More than 2 million people receive COVID-19 boosters. What are their side effects?

Coronavirus

A new study from the CDC looking at more than half a million people has come to the conclusion that COVID vaccines remain effective. (Joel CarrettAAP Image viaAP)

RALEIGH, N.C. (WNCN) – Third doses of Moderna and Pfizer were approved for people with compromised immune systems. As of Sept. 19, 2.2 million people have received a third dose of those vaccines.

The CDC released a report showing that, so far, third doses have been well-tolerated.

The agency compiled symptom information submitted to them through the v-safe app, a voluntary app that allows vaccine recipients to enter information regarding side effects.

Between Aug. 12 and Sept. 19, more than 22,000 people submitted their third-dose symptom information. Of those, 79 percent reported injection site reactions and 74 percent reported systemic reactions after the third dose. After the second dose, 78 percent reported injection site reactions and 77 percent reported systemic reactions. Most side effects were felt the day after vaccination.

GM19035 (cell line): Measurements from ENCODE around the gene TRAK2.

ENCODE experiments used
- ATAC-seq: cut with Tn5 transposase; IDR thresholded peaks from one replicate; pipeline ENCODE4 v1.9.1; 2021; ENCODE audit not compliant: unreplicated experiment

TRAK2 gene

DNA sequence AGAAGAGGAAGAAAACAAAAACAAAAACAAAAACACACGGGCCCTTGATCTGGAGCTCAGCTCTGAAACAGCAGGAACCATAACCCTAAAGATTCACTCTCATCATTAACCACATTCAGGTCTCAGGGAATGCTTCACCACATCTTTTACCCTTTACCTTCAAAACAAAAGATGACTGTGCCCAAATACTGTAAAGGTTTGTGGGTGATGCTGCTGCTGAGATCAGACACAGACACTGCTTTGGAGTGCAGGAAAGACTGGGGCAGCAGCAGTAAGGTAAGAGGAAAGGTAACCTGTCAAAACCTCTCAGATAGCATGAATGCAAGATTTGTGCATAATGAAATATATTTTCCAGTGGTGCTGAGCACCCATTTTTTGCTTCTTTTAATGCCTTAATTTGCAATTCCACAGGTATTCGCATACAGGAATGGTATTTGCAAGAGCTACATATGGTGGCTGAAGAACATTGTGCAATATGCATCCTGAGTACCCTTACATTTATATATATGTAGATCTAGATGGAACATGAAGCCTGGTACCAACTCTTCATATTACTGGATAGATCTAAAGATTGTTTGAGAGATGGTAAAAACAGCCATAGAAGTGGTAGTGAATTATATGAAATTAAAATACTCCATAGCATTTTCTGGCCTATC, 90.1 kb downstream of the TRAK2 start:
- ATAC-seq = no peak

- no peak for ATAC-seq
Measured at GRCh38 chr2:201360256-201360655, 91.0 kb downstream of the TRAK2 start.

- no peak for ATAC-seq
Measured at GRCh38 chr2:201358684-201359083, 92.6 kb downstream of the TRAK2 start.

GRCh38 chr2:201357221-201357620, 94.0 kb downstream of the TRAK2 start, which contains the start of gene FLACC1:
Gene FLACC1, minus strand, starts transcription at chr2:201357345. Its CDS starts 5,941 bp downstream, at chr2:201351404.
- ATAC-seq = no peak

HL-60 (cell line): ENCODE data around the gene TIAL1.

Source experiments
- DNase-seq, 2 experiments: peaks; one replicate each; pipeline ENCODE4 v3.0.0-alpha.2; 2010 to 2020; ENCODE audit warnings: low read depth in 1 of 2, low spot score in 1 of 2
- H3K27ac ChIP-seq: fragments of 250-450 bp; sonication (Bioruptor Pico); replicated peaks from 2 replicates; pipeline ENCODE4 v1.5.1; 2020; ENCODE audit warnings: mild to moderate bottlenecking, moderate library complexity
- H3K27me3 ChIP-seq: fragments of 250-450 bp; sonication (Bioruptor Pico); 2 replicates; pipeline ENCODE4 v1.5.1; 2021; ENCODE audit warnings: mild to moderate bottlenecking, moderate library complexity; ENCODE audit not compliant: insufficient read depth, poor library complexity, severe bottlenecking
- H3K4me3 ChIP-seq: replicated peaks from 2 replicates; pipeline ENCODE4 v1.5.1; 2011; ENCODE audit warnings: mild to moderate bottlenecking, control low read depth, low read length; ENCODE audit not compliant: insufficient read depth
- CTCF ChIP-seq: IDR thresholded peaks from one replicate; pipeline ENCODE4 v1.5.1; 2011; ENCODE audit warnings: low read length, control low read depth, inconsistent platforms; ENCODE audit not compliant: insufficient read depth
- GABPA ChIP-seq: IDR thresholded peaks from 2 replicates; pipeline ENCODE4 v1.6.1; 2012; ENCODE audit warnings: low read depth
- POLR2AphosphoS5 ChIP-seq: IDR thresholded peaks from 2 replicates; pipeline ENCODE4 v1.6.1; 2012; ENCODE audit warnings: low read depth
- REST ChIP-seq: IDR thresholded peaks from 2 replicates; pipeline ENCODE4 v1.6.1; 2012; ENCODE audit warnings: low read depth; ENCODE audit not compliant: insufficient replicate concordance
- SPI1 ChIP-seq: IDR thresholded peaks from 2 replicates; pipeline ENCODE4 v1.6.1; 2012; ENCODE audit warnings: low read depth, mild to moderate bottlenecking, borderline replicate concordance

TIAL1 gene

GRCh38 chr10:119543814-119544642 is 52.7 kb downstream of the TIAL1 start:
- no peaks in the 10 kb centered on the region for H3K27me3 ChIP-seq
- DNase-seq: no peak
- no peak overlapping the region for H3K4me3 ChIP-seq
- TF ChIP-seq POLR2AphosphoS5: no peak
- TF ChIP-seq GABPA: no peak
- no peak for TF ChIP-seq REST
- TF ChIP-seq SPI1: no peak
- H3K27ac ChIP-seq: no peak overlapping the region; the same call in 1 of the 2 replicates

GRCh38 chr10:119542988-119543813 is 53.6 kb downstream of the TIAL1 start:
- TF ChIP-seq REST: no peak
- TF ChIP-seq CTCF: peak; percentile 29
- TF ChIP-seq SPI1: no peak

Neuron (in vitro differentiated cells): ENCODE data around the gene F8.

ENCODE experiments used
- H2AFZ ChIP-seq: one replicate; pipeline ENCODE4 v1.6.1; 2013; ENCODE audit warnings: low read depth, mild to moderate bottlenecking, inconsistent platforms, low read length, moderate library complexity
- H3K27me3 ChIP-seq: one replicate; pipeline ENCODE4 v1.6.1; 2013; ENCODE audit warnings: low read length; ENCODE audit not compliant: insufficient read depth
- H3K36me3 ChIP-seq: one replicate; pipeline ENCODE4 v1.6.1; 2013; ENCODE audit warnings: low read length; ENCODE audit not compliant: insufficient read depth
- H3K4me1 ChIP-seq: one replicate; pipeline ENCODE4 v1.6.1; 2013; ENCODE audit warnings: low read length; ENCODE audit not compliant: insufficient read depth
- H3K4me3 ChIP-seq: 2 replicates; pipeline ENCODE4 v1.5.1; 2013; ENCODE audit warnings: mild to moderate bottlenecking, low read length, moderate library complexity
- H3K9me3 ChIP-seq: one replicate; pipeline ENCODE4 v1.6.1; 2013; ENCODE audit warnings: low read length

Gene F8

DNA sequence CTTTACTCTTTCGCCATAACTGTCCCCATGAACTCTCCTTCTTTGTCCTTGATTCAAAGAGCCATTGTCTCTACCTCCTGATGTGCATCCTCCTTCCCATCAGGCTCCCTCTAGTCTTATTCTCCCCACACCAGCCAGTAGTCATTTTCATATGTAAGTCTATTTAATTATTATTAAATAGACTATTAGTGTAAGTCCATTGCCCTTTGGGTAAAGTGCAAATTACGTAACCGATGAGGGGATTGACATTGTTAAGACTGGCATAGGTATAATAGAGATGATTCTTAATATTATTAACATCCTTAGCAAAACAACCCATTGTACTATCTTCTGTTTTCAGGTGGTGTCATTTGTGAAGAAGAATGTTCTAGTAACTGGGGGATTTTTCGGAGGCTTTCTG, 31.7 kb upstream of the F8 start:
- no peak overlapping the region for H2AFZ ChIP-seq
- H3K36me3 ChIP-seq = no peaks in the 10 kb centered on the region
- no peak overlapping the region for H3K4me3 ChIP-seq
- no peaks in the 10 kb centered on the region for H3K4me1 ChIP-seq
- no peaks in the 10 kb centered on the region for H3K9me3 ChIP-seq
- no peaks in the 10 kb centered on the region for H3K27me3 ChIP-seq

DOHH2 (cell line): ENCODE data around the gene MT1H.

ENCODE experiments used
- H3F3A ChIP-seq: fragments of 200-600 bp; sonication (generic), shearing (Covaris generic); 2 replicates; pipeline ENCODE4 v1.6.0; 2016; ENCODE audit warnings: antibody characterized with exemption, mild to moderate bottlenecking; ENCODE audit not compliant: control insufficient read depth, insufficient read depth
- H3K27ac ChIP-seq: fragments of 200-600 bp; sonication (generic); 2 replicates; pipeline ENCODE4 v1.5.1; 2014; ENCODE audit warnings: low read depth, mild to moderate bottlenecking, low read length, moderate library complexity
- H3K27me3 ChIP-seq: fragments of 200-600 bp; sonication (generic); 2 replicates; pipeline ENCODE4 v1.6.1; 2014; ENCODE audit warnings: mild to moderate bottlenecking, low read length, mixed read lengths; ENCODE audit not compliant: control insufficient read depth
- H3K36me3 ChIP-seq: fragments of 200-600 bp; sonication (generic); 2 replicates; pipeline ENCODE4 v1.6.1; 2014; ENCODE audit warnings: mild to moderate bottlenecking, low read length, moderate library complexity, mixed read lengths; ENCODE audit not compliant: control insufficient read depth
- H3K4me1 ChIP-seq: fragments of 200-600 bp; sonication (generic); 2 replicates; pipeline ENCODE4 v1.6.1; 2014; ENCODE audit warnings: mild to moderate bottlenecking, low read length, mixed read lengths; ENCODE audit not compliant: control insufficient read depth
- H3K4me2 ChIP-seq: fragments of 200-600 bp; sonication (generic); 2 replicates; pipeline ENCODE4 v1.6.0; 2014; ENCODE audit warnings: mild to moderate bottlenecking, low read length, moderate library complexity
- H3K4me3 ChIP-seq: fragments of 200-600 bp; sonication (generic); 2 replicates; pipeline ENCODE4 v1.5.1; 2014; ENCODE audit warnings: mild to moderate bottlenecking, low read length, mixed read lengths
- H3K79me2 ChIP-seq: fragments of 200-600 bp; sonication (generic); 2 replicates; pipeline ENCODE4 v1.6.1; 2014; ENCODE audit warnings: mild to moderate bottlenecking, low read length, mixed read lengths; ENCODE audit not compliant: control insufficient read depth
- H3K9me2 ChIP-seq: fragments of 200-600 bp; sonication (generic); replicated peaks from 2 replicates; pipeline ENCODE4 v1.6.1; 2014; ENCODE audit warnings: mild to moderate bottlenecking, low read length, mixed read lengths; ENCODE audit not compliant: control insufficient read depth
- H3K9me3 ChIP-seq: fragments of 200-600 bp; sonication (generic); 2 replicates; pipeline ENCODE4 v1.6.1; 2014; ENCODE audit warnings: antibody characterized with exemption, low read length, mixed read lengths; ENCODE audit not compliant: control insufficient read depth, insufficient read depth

So what were the most common side effects for each of the vaccines? Injection site pain, fatigue and headache were the most common.

MODERNAPFIZER
Injection site pain76%67%
Injection site swelling34%17%
Muscle pain50%36%
Fatigue62%51%
Headache49%38%
Fever36%22%

The recommendation for an extra dose did not include Johnson and Johnson recipients, but CDC data did show some of them got a second dose anyway. Of the the more than 22,000 people who entered their information into the v-safe app, 178 of them were initial Johnson and Johnson recipients. 73-percent got the Moderna or Pfizer vaccine, while just one quarter went for a second Johnson and Johnson shot.

1.5 percent of people who initially got the Moderna or Pfizer vaccine reported getting a third dose from a different mRNA vaccine manufacture.

Furthermore, the CDC said there were too few of people getting an extra dose different from their initial series to make an accurate analysis of side effects. The National Institutes of Health however, is currently conducting studies into mixing and matching vaccines for boosters. That data is expected in the coming weeks.

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